PHOENIX — State Senate President Andy Biggs stretched his lead to 16 votes over former internet executive Christine Jones after a judge ordered Maricopa County to count 18 additional ballots in the Republican primary in a Phoenix-area congressional district.

Following the ruling, election officials counted the additional ballots to add them to the some 85,000 votes already tabulated in the four-way 5th Congressional District race.

However, the additional counting won’t decide the outcome because a recount is planned next week.

State law requires a recount because of Biggs’ small margin over Jones. He led by nine votes after last month’s primary.

Maricopa County Superior Court Judge Joshua Rogers ruled in a lawsuit filed by Jones that 18 uncounted ballots must be tallied because those voters cast provisional ballots at incorrect polling places during the Aug. 30 primary and were not told that their votes wouldn’t be counted.

Before the counting of the 18 additional ballots, Biggs had 25,228 votes and Jones 25,219 while two other candidates — Don Stapley and Justin Olson — each about 17,000 votes.

Biggs now has 25,240 votes after picking up 12 Friday while Jones got five votes and now has a 25,224 total. The other vote among the 18 provisional ballots counted went to Stapley.

The GOP nominee in the heavily Republican district in southeastern Phoenix suburbs will almost certainly replace Republican Rep. Matt Salmon, who is retiring.

With the required additional counting, county officials now plan to canvass the primary election results Monday.

The state canvass is also set for Monday, after the county submits its official results. State officials then will seek court permission for a recount.

The recount itself could begin and finish by Friday.

While Jones’ lawsuit argued that Maricopa County should have counted votes from at least 300 eligible voters who cast ballots that weren’t counted for various reasons, an attorney for Biggs argued during a hearing that Jones was creating chaos and disruptions in an attempt to win the election.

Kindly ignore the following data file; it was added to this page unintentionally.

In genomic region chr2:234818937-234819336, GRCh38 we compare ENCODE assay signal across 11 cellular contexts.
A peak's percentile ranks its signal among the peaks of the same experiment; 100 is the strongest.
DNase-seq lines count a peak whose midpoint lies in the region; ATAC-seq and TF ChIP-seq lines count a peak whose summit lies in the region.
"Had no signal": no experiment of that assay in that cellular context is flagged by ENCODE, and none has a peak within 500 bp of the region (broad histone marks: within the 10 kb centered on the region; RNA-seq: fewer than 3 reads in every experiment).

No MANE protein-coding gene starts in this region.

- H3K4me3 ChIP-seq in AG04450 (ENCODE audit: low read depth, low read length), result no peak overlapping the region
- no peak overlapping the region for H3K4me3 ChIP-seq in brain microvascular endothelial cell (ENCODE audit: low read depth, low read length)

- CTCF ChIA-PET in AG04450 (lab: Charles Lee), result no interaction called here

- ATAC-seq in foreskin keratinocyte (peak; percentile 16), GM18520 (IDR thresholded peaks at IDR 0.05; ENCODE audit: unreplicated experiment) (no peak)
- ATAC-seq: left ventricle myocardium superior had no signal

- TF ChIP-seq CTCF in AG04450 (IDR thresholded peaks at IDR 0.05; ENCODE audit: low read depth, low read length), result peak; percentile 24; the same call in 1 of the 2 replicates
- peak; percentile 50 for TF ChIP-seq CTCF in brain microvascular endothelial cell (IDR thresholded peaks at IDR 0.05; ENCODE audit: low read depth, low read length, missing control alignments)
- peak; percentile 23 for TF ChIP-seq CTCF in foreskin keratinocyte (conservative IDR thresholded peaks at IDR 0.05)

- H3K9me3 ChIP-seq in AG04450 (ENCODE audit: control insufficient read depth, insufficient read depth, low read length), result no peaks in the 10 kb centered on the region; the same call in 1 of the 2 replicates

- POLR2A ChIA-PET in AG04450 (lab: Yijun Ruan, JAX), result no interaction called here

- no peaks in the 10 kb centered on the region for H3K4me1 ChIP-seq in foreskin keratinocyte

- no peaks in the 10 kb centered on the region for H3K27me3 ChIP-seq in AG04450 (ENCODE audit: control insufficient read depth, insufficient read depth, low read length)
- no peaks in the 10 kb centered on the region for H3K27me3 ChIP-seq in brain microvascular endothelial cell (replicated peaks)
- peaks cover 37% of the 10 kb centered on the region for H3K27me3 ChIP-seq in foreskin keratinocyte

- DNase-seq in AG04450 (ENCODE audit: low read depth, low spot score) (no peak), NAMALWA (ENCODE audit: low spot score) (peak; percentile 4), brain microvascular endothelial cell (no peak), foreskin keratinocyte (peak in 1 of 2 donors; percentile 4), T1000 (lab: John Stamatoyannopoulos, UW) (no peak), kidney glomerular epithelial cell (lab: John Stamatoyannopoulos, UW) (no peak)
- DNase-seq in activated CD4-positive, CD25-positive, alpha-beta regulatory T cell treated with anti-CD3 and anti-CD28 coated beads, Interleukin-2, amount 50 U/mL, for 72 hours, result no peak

Rogers rejected several of Jones’ arguments but said the 18 voters were denied their right to vote by poll workers’ failure to direct them to the correct precincts.

The judge said “numerous voters who were either told by poll workers that their vote would count or, by silence, were misled to believe that their vote would count, were disenfranchised.”

Joseph Kanefield, an attorney for Jones, sent a letter to Maricopa County Recorder Helen Purcell on Friday afternoon asking her count 136 provisional ballots that were cast in the wrong polling place.

He said it was “a matter of fundamental constitutional law” and “the right thing to do for the voters” in the county and district.

“Unfortunately, it now appears that Christine Jones is headed back to court to further delay the voters’ will and attempt to find a way to erase her 16-vote deficit,” Biggs campaign consultant Adam Deguire said in a statement. “I suppose after losing the election and then losing the lawsuit, she is now hoping that a ‘third time’s a charm.'”

Matt Roberts, a spokesman for the Arizona Secretary of State’s Office, said either or both campaigns could go to court next week to contest the official results once the state approves the canvass.

“This court fight is just getting started,” he predicted.


AP writer Walter Berry contributed to this report.